New authors: So many! This year was the first time I read Robert Heinlein. I met a bunch of Eastern European authors I didn't know: Karel Capek, Bruno Schulz, Bohumil Hrabal. I read my first Wallace Stegner novel! I finally read the excellent historian, Anne Applebaum. I met several others, including Miles Franklin and Thomas Mofolo. Lots of people, really.
I failed at some things this year, too. I discovered that Henry James' The Wings of the Dove is well-nigh unreadable for me, and that Marxist interpretations of the slave-owning South in Roll, Jordan, Roll are not my cup of tea. It also turns out that I can't read Pynchon's Gravity's Rainbow. (Funny: I happened upon a Classics Club survey from the end of last year, asking what I was determined to read no matter what in 2015. My answer was Roll, Jordan, Roll and Gravity's Rainbow. Oh, what hubris!)
I read a bunch of fascinating history, which may have been the best part of the year. From Leftist Berkeley to crushed Eastern Europe, with Easter Island, the Inklings, a crumbling Soviet empire and even wishful thinking about ley lines and recent bouts of hysteria about Satanism, I got some wild history reading done.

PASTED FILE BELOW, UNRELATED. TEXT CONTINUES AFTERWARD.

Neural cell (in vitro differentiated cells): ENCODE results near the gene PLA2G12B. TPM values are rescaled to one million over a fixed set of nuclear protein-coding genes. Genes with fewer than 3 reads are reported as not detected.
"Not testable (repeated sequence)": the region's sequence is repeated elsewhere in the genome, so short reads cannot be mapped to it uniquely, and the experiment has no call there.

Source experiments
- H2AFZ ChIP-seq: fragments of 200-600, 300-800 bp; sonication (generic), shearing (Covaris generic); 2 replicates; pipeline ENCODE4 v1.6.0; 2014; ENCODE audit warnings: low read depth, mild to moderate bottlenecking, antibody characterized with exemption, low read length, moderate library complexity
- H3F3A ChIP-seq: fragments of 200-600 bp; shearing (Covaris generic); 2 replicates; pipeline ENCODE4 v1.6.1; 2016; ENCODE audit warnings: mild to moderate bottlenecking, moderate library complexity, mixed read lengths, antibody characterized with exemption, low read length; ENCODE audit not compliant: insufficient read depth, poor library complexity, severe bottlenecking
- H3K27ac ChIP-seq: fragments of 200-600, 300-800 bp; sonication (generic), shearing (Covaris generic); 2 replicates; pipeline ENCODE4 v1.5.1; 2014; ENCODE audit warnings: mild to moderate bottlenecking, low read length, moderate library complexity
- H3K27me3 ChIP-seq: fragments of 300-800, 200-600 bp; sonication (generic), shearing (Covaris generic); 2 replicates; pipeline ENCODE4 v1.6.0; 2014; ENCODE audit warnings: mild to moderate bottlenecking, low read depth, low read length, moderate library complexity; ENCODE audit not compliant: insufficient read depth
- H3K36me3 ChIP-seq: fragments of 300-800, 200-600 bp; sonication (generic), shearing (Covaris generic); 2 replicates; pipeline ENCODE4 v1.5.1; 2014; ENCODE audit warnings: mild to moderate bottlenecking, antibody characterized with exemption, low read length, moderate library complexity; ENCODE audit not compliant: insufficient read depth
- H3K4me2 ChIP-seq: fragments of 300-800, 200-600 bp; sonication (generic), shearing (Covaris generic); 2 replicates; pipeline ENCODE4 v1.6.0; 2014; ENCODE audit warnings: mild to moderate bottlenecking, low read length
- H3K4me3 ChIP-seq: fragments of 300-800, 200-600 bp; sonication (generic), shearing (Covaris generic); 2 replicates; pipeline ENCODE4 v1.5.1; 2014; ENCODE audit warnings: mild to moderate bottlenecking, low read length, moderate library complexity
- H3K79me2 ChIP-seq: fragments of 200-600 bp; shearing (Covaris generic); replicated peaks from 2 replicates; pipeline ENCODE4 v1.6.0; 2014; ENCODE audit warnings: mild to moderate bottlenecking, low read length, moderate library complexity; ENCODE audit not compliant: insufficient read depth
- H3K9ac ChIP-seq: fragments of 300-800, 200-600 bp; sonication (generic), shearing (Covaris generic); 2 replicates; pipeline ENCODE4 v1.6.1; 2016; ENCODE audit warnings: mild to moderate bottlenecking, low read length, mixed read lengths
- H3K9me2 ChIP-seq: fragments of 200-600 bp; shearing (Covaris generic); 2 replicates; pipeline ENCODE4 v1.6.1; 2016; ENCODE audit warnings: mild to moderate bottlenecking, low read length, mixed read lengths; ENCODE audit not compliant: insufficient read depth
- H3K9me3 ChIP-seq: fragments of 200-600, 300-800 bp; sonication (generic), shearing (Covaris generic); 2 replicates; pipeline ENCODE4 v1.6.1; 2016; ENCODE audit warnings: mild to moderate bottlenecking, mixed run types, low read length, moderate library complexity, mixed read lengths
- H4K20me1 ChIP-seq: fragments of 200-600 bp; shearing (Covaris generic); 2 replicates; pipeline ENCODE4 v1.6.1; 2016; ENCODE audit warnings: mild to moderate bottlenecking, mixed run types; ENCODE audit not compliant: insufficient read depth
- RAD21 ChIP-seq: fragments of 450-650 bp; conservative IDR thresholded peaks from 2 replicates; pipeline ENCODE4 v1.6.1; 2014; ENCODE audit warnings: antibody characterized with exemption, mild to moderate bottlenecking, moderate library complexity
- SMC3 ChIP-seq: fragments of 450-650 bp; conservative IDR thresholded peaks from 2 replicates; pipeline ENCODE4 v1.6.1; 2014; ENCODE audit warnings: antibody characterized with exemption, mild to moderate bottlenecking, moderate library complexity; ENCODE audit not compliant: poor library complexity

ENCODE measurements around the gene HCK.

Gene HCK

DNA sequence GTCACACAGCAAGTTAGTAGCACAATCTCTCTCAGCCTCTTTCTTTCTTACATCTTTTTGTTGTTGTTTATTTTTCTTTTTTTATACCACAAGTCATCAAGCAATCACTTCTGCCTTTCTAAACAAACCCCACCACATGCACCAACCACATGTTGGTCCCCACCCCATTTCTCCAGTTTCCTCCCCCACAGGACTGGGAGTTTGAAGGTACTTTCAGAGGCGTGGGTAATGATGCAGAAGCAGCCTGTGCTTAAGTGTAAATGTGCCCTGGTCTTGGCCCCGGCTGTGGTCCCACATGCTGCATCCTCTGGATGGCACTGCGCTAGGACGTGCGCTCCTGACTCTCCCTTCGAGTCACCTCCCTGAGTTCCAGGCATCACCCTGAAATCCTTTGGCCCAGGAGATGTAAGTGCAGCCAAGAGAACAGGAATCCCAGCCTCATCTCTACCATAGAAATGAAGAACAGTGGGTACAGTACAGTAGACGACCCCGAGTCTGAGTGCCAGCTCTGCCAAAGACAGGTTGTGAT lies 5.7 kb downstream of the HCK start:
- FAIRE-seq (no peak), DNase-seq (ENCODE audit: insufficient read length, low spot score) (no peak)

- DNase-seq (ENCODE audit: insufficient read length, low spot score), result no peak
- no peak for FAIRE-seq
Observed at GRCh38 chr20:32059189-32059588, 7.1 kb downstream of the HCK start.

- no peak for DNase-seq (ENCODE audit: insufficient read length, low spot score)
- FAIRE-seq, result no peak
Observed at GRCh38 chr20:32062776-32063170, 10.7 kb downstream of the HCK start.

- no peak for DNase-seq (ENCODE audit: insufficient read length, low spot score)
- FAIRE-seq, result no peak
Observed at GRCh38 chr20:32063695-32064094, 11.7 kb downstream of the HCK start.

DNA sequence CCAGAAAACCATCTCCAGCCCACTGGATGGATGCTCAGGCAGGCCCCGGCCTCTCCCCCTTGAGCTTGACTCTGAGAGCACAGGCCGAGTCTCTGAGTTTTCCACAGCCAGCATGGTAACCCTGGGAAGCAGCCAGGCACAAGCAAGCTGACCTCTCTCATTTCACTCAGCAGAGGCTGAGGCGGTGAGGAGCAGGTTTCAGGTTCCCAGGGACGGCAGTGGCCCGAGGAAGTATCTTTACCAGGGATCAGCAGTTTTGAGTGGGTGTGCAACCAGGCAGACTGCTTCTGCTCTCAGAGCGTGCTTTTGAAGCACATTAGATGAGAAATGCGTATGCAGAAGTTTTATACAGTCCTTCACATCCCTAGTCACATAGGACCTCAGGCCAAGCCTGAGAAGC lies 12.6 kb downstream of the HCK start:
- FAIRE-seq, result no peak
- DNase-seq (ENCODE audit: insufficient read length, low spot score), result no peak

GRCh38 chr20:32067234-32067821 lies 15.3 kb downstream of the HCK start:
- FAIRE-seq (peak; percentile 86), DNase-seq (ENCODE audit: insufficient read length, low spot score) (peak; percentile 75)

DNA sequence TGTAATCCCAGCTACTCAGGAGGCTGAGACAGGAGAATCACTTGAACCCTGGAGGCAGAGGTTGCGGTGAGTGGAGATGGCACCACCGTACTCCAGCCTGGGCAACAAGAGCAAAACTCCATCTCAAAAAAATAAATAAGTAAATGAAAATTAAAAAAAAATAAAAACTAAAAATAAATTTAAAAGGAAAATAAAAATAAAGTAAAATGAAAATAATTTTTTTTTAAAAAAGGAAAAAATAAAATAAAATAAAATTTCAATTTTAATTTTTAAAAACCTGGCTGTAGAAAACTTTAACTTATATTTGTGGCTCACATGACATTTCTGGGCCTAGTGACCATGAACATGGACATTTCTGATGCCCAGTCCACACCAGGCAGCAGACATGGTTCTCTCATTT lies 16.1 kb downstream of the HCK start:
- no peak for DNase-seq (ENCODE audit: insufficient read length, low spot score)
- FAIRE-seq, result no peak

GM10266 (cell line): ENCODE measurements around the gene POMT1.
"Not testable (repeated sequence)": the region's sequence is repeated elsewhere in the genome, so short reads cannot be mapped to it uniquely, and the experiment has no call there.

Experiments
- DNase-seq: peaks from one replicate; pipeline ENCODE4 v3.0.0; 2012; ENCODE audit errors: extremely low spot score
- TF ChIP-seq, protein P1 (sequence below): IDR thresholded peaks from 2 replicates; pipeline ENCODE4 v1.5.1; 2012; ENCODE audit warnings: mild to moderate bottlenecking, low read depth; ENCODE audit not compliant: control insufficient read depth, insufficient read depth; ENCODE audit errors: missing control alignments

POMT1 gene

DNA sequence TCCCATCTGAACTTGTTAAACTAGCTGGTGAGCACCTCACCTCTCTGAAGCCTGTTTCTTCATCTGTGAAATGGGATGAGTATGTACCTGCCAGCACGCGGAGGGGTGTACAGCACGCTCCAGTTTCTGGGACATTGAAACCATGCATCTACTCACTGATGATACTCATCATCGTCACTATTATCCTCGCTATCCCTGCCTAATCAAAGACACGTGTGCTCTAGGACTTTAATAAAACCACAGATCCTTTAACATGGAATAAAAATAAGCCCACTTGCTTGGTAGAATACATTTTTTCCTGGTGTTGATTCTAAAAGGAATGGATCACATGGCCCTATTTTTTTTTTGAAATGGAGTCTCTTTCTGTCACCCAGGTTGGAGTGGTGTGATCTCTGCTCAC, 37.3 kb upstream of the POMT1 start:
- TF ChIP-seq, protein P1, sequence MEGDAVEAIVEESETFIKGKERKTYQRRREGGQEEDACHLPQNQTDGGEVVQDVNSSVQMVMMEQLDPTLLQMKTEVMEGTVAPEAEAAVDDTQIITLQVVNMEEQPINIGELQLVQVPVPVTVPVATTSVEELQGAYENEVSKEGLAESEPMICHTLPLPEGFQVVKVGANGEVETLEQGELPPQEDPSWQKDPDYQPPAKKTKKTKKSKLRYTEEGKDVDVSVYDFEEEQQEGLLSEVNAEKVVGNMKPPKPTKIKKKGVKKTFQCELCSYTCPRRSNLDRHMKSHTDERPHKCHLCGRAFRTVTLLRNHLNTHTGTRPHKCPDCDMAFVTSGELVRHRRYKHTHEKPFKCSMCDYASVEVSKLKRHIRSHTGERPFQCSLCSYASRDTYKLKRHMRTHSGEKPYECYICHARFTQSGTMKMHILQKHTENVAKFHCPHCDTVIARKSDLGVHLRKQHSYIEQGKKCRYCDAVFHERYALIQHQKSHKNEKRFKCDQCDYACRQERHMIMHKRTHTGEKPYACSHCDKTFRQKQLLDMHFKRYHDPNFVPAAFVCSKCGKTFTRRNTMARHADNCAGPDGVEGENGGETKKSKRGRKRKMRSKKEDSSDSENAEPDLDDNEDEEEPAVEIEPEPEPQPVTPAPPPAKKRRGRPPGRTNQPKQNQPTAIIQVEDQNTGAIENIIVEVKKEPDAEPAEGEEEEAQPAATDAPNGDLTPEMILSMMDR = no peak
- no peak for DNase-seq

The Monkalong was a very fun October group read, and the Beowulf readalong helped me to get deep into that. I'm hoping for two readalongs in 2016.
Here are my chosen best
- The Tyranny of Silence, by Flemming Rose. My favorite topic always wins. :)
- Vineland, by Thomas Pynchon.
- The Gulag Archipelago, by Aleksandr Solzhenistyn.
- The Dean's Watch by Elizabeth Goudge.
- Between the Woods and Water by Patrick Leigh Fermor.
- An African in Greenland by Tete-Michel Kpomassie.
- The Street of Crocodiles and Other Stories by Bruno Schulz.
- The Last Chronicle of Barset, by Anthony Trollope.
- Angle of Repose, by Wallace Stegner.
- Agnes Grey, by Anne Bronte.
- Iron Curtain, by Anne Applebaum.